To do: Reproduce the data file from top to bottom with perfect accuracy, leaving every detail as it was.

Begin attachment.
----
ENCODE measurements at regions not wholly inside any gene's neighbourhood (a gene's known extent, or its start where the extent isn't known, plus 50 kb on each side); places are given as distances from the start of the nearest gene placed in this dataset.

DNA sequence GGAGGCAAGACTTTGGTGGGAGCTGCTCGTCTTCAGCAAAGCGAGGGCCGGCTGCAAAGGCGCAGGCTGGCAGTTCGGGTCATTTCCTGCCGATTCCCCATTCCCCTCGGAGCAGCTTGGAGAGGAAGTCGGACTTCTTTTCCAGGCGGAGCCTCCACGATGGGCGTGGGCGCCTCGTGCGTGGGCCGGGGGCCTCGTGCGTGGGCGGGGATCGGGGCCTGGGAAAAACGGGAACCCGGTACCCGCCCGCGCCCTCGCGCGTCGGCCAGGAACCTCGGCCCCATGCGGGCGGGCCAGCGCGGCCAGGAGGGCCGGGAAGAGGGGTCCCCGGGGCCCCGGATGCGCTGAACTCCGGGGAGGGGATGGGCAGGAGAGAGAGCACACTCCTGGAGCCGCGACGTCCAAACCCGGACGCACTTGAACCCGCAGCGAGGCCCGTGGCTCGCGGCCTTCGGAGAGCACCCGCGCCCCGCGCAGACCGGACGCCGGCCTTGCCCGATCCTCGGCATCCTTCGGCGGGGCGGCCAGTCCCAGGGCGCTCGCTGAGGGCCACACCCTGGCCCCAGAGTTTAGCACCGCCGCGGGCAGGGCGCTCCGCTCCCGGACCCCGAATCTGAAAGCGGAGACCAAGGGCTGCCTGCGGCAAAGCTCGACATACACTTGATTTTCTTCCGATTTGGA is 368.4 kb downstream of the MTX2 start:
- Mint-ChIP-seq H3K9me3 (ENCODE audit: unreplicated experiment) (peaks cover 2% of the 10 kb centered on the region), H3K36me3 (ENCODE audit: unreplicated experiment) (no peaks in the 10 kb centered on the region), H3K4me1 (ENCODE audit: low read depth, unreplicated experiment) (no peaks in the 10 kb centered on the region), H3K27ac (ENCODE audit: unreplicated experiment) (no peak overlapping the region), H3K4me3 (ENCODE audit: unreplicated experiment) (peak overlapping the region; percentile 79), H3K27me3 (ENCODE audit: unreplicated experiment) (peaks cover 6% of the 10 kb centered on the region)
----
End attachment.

ENCODE measurements at regions not wholly inside any gene's neighbourhood (a gene's known extent, or its start where the extent isn't known, plus 50 kb on each side); places are given as distances from the start of the nearest gene placed in this dataset.

DNA sequence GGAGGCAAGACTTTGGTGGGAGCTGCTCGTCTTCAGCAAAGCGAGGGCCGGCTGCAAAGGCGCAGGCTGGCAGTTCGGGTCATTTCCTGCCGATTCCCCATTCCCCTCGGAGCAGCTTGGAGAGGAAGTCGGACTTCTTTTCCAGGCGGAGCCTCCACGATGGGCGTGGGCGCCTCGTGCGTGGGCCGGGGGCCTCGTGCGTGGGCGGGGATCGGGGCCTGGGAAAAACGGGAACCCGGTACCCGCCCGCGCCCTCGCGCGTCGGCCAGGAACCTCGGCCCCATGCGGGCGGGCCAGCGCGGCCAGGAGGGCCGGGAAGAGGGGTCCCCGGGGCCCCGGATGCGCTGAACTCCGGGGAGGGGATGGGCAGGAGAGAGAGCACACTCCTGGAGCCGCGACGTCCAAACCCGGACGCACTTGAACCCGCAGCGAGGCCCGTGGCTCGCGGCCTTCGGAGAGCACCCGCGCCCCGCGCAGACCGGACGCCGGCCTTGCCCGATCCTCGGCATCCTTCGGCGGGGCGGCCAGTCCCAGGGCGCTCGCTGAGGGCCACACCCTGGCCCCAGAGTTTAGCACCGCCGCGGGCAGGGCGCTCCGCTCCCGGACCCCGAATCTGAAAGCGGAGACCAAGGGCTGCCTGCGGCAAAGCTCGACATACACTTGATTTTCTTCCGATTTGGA is 368.4 kb downstream of the MTX2 start:
- Mint-ChIP-seq H3K9me3 (ENCODE audit: unreplicated experiment) (peaks cover 2% of the 10 kb centered on the region), H3K36me3 (ENCODE audit: unreplicated experiment) (no peaks in the 10 kb centered on the region), H3K4me1 (ENCODE audit: low read depth, unreplicated experiment) (no peaks in the 10 kb centered on the region), H3K27ac (ENCODE audit: unreplicated experiment) (no peak overlapping the region), H3K4me3 (ENCODE audit: unreplicated experiment) (peak overlapping the region; percentile 79), H3K27me3 (ENCODE audit: unreplicated experiment) (peaks cover 6% of the 10 kb centered on the region)